Amazon has dramatically improved how Alexa, its smart assistant found, works with connected bulbs, allowing users to control color and white light temperature by voice. The tunable lighting control update, announced today, allows developers to integrate color and temperature control with simple voice commands, and is compatible with some of the most popular connected bulbs on the market. It’s a feature which has been much-requested by smart home fans.
Alexa and the Amazon Echo smart speaker have been able to control bulbs like Philips’ Hue for a couple of years now: Hue support, for instance, was added all the way back in April 2015. However, the integration has been fairly basic. With Hue, for instance, it was possible to ask for a certain zone to be illuminated – such as “Alexa, turn on the Hue lights in the kitchen” – or brightness to be set, but more complex control required digging out the actual app for iOS or Android phones and tablets.
Now, developers will be able to give far more granular control with simple spoken commands. The new “SetColorRequest” directive allows users to ask for a specific color – “Alexa, change the kitchen lights to red,” for instance – and have them change without requiring the app. Developers will be able to specify not only RGB hue but also brightness and saturation.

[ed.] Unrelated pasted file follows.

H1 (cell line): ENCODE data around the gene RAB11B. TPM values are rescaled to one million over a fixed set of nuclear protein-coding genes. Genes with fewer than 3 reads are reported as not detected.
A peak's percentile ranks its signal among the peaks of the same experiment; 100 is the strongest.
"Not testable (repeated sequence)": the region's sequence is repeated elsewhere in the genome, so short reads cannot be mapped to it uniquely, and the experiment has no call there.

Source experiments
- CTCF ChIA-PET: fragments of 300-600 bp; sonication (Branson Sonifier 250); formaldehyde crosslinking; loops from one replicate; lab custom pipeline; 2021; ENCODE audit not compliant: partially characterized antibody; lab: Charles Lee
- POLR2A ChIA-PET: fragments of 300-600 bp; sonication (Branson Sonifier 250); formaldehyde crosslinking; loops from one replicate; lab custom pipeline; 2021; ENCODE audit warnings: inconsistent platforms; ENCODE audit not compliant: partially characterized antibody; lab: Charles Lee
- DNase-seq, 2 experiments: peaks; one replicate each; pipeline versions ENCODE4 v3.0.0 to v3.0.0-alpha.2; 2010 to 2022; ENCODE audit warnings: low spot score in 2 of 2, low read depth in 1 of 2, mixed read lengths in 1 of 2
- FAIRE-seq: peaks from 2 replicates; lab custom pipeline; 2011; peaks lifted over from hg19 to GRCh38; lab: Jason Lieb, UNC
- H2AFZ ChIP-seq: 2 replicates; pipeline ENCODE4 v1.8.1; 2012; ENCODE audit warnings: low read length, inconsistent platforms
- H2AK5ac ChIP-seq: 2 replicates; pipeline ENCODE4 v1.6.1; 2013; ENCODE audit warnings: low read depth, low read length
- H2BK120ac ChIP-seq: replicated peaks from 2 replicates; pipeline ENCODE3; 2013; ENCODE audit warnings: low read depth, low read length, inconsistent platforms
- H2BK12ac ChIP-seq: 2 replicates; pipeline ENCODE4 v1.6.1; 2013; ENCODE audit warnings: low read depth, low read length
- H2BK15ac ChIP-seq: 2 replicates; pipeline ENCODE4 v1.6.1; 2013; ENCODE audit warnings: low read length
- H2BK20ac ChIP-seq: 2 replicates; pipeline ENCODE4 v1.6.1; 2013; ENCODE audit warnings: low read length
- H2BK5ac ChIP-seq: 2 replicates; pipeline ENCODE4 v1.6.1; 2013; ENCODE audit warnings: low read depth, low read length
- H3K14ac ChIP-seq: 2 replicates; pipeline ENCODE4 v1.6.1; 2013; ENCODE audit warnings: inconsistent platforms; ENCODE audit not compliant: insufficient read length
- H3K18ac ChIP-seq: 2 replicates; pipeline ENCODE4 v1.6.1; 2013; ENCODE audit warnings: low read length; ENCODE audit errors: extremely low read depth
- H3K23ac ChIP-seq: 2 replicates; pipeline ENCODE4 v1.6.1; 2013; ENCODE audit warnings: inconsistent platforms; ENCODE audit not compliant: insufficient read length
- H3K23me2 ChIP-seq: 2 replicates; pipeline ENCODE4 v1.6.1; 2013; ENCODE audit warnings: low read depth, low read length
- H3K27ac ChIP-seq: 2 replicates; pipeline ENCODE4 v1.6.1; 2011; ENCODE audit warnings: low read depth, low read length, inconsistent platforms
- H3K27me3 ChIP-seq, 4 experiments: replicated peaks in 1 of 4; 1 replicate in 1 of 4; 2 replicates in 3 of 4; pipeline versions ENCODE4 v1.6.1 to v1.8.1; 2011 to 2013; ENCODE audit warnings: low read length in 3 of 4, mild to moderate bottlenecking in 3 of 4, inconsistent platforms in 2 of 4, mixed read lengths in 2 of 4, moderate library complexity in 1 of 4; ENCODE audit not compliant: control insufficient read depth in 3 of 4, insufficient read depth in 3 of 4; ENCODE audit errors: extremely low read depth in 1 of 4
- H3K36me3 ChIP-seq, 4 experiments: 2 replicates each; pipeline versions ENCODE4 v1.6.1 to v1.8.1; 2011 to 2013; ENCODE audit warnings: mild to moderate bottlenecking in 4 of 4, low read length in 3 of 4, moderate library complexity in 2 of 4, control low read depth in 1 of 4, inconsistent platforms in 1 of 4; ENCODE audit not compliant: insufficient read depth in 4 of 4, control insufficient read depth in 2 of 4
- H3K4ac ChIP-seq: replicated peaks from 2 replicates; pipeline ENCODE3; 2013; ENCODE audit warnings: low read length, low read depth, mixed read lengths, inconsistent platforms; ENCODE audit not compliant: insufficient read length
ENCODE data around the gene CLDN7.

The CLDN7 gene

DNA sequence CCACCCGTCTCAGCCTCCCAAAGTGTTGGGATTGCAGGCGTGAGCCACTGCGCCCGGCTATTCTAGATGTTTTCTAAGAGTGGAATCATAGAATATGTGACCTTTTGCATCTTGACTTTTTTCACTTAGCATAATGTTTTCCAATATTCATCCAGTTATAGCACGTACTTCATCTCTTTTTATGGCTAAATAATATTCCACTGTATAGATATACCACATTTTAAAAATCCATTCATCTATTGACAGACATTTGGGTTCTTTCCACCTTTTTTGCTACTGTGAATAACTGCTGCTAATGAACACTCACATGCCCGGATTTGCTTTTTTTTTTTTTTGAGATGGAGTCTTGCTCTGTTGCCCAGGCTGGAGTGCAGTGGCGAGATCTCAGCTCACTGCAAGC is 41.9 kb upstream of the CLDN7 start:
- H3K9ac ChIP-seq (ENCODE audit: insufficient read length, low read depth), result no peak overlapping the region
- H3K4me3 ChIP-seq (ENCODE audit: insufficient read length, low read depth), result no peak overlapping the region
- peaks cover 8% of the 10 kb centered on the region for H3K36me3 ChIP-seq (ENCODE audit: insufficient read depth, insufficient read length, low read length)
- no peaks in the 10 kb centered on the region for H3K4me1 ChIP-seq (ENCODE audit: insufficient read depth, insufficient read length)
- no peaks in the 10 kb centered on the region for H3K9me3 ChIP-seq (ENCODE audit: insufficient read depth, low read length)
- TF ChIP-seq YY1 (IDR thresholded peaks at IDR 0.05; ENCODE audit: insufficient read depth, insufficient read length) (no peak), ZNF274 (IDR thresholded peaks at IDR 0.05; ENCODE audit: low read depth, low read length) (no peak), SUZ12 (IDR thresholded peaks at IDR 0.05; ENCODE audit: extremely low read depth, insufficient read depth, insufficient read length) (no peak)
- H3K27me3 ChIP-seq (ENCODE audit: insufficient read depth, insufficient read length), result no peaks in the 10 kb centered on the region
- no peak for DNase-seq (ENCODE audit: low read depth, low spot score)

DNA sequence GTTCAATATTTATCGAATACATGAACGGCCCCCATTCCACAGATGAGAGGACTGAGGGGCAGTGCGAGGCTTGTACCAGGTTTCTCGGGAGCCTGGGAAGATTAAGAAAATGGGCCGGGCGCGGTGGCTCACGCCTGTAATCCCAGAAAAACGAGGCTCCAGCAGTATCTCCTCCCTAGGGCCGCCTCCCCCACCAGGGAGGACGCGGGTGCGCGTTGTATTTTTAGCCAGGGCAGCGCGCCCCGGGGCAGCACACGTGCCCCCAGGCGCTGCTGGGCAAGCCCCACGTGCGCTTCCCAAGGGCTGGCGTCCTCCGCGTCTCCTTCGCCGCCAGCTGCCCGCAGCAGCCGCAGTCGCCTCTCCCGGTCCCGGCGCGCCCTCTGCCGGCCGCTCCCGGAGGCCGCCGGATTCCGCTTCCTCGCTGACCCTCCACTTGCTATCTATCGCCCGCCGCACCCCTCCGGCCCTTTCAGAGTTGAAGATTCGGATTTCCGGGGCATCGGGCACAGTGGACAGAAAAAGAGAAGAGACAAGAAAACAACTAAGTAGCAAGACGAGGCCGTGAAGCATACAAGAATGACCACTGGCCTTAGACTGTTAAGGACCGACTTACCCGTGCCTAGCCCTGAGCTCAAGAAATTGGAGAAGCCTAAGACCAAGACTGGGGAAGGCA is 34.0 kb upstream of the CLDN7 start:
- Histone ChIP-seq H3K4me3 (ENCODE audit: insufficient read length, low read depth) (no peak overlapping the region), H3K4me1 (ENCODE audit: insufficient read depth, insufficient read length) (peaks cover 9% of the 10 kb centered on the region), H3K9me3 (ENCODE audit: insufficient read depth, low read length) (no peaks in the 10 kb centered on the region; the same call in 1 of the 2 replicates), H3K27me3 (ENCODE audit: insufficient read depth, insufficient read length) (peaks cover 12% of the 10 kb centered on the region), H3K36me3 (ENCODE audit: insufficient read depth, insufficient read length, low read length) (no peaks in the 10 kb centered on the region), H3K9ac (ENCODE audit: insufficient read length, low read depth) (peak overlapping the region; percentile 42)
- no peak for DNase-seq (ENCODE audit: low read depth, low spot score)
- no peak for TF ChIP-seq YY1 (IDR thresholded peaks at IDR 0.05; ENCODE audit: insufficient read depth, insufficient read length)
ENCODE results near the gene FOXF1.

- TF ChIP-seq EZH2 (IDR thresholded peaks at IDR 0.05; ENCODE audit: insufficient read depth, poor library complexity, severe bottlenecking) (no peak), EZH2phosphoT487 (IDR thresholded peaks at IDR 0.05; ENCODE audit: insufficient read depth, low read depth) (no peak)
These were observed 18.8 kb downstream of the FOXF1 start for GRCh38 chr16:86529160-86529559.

It’s not the only addition, mind. A new “SetColorTemperatureRequest” directive also added to the Alexa skill set permits control over light temperature, increasingly a feature billed by smart bulb manufacturers as having a significant impact on how we feel in our homes. With it, users will be able to ask for specific light temperatures, such as “Alexa, set the bedside lamp to reading” and have an eye-friendly 2,700 Kelvin setting automatically configured.
Amazon will also preset a “daylight” temperature of 5,500 Kelvin degrees, though developers will be able to program their own custom temperatures too. For those wanting even more granular control, there’s support for asking for the light temperature to be raised or lowered incrementally. Exactly what that increment might be will depend on the developer’s own settings.
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Although Amazon’s Alexa team is billing this as useful for the home, it’s not hard to imagine easily-tunable lights being a boon in other environments. Photographers, for instance, might want to be able to control their lighting environment by spoken command, allowing them to tweak scenes without having to put down their cameras and pause shooting. Offices, too, have increasingly been experimenting with light temperatures to improve worker health and efficiency; being able to adjust conference rooms by voice could encourage greater use of those settings.
Initially, Alexa’s new color and light temperature integrations will work with a handful of connected bulbs from some of the more popular manufacturers. Right now, that means Hue, LIFX, and TP-Link, along with lights controlled by a SmartThings Hub. The new skill is available in the US now, and will be rolling out in the UK and Germany soon.